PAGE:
McDermitt Caldera

The McDermitt Caldera is a large, oval-shaped caldera west of McDermitt in southeastern Oregon and northern Nevada in the United States. It is about 28 miles (45 km) wide north to south and 22 miles (35 km) wide east to west.[2] The western part of the caldera is in the Trout Creek Mountains, and the northern part is in the Oregon Canyon Mountains.[2][3]

McDermitt Caldera
McDermitt Caldera is located in Oregon
McDermitt Caldera
McDermitt Caldera
Location of the caldera in Oregon and Nevada
Highest point
Elevation6,816 ft (2,078 m) [1]
Coordinates42°00′05″N 117°59′48″W / 42.00139°N 117.99667°W / 42.00139; -117.99667Coordinates: 42°00′05″N 117°59′48″W / 42.00139°N 117.99667°W / 42.00139; -117.99667
Geography
LocationHarney County, Oregon
Malheur County, Oregon
Humboldt County, Nevada
Geology
Age of rockAbout 19 million years (Miocene)
Mountain typeCaldera
Last eruption16.39 ± 0.02 million years ago (Miocene)

McDermitt Caldera is possibly the oldest caldera in a sequence of calderas formed by the Yellowstone Hotspot.[4] The caldera was formed when a lava dome made of rhyolite collapsed in an eruption between 16.37 and 16.41 million years ago.[4] The lava dome had been built by volcanic eruptions starting about 19 million years ago.[2][3] The highest point in the McDermitt Caldera is Jordan Meadow Mountain,[1] part of the Montana Mountains, which is 6,816 feet (2,078 m) at its peak elevation.[5]

A lake formed after the caldera collapsed, and it deposited varved sediments, diatomite, horizons with opal or carbonaceous material, and mafic lavas.[6] Significant ore deposits are buried in the caldera, including mercury and uranium, which were mined at more than eight sites in the caldera during the 20th century. Mercury at these mines was extracted in large amounts, and it came mostly from cinnabar.[2][7] The McDermitt Mine, located on the eastern edge of the caldera in Nevada, was the last active mercury mine in the United States before it shut down in 1992.[8]

Uranium was discovered in the caldera in 1953, and it was extracted mainly at the Moonlight mine on the caldera's southwestern edge,[2][9] from a rhyolite brecciated fault zone.[6] The uranium ore minerals include uraninite and coffinite. The age of the uranium formation is assumed to be the same as the caldera tuff, which is approximately 16.1 Ma.[6] Other deposits in the caldera contain ores of antimony, cesium, and lithium.[10][11] The Thacker Pass lithium deposit, located within the caldera, is a prospect that in 2017 was said to be the most significant lithium-clay resource in the U.S.[12]

ReferencesEdit

  1. ^ a b Rytuba, James J.; Glanzman, Richard K. (1978). "Relation of Mercury, Uranium, and Lithium Deposits to the McDermitt Caldera Complex, Nevada-Oregon" (PDF). United States Geological Survey. p. 8. Retrieved 19 June 2018.
  2. ^ a b c d e Rytuba, James J. (1976). "Geology and Ore Deposits of the McDermitt Caldera, Nevada–Oregon" (PDF). United States Geological Survey. Retrieved 3 August 2015.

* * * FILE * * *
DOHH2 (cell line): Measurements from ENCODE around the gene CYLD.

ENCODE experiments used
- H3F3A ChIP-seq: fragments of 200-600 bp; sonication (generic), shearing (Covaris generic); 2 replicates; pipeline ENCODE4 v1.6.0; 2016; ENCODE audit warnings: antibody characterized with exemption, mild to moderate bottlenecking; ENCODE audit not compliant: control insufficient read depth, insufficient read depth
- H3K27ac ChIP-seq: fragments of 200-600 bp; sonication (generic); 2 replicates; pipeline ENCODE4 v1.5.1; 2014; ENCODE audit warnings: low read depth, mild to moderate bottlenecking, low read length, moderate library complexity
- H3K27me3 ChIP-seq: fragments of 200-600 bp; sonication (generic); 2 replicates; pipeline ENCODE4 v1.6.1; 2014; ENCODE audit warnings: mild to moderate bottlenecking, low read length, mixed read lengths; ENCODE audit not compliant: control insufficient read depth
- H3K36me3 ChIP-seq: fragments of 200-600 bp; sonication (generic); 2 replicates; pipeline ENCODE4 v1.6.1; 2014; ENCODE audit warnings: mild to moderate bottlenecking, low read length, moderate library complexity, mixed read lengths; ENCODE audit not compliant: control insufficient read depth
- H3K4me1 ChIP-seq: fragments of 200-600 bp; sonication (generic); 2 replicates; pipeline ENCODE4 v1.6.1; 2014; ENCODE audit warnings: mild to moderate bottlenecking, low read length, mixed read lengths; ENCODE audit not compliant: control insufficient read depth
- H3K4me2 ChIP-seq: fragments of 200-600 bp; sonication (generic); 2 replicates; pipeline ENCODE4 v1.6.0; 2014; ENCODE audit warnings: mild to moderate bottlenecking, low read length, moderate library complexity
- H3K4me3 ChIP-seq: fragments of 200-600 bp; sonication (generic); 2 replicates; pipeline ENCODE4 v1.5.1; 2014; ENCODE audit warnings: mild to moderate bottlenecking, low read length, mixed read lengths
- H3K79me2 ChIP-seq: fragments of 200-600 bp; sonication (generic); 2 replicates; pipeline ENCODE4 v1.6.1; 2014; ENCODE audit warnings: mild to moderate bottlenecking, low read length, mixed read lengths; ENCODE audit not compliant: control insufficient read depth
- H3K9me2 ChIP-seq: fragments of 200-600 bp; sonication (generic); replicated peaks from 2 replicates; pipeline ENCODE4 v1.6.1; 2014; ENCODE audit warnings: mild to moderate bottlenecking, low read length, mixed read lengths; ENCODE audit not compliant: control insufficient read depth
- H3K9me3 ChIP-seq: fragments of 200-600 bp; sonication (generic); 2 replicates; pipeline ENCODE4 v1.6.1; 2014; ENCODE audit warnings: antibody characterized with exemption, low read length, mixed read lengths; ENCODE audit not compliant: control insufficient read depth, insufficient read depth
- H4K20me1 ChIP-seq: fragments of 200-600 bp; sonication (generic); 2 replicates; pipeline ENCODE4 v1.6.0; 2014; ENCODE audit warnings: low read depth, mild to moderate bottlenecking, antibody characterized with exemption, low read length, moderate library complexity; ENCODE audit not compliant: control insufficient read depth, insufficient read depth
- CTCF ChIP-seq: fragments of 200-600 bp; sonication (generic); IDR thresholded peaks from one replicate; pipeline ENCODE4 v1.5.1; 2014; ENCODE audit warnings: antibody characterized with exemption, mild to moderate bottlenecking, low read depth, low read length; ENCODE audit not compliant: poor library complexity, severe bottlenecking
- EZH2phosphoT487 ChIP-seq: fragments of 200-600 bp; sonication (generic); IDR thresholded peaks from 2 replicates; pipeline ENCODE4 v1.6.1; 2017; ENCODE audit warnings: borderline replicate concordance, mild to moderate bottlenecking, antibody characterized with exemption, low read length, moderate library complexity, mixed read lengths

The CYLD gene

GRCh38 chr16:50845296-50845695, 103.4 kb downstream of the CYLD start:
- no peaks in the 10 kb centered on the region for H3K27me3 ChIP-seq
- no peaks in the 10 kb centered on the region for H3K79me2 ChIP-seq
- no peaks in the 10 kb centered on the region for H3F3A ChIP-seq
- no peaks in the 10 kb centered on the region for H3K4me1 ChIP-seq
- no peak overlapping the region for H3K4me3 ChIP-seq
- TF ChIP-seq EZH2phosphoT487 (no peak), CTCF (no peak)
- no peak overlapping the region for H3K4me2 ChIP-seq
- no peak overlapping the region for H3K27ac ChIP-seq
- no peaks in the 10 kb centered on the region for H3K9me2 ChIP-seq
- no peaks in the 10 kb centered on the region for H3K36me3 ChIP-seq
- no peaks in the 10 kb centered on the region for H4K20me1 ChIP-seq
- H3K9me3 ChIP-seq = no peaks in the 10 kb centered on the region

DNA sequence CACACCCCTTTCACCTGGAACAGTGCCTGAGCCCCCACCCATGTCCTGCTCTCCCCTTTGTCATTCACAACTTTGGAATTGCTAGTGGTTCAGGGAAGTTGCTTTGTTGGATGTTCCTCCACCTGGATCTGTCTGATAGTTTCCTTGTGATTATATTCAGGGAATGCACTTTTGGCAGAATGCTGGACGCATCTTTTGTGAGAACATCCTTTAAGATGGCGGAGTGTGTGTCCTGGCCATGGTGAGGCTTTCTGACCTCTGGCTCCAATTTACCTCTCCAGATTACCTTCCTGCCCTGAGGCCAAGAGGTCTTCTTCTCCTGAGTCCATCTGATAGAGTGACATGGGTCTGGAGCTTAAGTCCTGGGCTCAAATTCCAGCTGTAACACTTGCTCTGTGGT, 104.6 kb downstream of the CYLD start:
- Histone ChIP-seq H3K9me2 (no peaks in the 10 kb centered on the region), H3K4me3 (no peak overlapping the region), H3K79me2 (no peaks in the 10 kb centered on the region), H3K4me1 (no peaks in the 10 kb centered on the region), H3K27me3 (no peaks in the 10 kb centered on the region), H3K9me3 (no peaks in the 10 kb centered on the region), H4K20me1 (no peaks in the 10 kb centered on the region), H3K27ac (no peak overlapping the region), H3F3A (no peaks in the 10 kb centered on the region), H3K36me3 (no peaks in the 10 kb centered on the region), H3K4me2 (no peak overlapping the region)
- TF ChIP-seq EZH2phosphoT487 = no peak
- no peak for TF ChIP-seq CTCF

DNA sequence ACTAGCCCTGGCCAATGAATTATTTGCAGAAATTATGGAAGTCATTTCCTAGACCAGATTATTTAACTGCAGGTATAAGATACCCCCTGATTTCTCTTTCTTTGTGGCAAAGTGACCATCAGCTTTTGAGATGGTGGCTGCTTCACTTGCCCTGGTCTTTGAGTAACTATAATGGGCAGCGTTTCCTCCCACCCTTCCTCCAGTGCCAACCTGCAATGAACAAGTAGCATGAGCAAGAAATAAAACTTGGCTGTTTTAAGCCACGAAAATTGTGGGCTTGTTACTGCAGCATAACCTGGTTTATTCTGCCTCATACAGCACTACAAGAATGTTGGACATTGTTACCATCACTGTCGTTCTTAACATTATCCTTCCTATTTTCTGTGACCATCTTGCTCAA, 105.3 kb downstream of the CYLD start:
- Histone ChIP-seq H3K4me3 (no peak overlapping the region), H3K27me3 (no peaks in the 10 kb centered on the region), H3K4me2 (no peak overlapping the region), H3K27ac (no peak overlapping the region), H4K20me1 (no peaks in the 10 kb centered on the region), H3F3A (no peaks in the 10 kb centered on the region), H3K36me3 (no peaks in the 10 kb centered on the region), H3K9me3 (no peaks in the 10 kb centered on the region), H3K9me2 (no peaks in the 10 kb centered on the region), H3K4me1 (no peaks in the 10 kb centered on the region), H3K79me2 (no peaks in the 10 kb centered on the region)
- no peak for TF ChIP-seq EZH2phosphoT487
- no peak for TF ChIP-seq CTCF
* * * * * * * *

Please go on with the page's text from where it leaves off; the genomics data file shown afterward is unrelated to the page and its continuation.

3. ^ a b Ryuba, James J.; Conrad, Walter K. (1981). Goodell, P. C.; Waters, A. C. (eds.). "Petrochemical Characteristics of Volcanic Rocks Associated with Uranium Deposits In The McDermitt Caldera Complex". Studies in Geology: 63. Retrieved 3 August 2015.
  4. ^ a b Henry, Christopher D.; Castor, Stephen B.; Starkel, William A.; Ellis, Ben S.; Wolff, John A.; Laravie, Joseph A.; McIntosh, William C.; Heizler, Matthew T. (17 July 2017). "Geology and evolution of the McDermitt caldera, northern Nevada and southeastern Oregon, western USA". Geosphere. 13 (4): 1066–1112. doi:10.1130/GES01454.1. ISSN 1553-040X.
  5. ^ "Jordan Meadow Mountain - 6,816' Nevada". Listsofjohn.com. Retrieved 17 June 2018.
  6. ^ a b c Nash, J. Thomas (2010). Volcanogenic Uranium Deposits: Geology, Geochemical Processes, and Criteria for Resource Assessment, USGS Open-File Report 2010-1001. Reston, Virginia: United States Geological Survey. pp. 17–22.
  7. ^ Orr, Elizabeth L.; Orr, William N. (1999). Geology of Oregon (5th ed.). Dubuque, Iowa: Kendall/Hunt Publishing Company. p. 93. ISBN 978-0-7872-6608-0. OCLC 42944922.
  8. ^ "Mercury" (PDF). United States Geological Survey. January 2012. Retrieved 6 August 2015.
  9. ^ Dahlkamp, Franz J. (2010). Uranium Deposits of the World: USA and Latin America. Volume 2. Berlin, Germany: Springer Science+Business Media. pp. 282, 290. ISBN 978-3-540-78559-0.
  10. ^ Rytuba, James J.; McKee, Edwin H. (30 September 1984). "Peralkaline ash flow tuffs and calderas of the McDermitt Volcanic Field, southeast Oregon and north central Nevada". Journal of Geophysical Research. 89 (B10): 8616–8628. doi:10.1029/JB089iB10p08616.
  11. ^ Borden, Buddy; Harris, Tom (November 2017). "Economic and Fiscal Impacts From New Lithium Mine and Lithium Processing Operations in Humboldt County, Nevada" (PDF). University of Nevada, Reno. Retrieved 7 March 2020.
  12. ^ Bradley, Dwight C.; Stillings, Lisa L.; Jaskula, Brian W.; Munk, LeeAnn; McCauley, Andrew D. (2017). Lithium, Chapter K of Critical Mineral Resources of the United States—Economic and Environmental Geology and Prospects for Future Supply (PDF) (Report). United States Geological Survey.
  13. ^ "Kleinite". Mindat.org. Hudson Institute of Mineralogy. Retrieved 19 June 2018.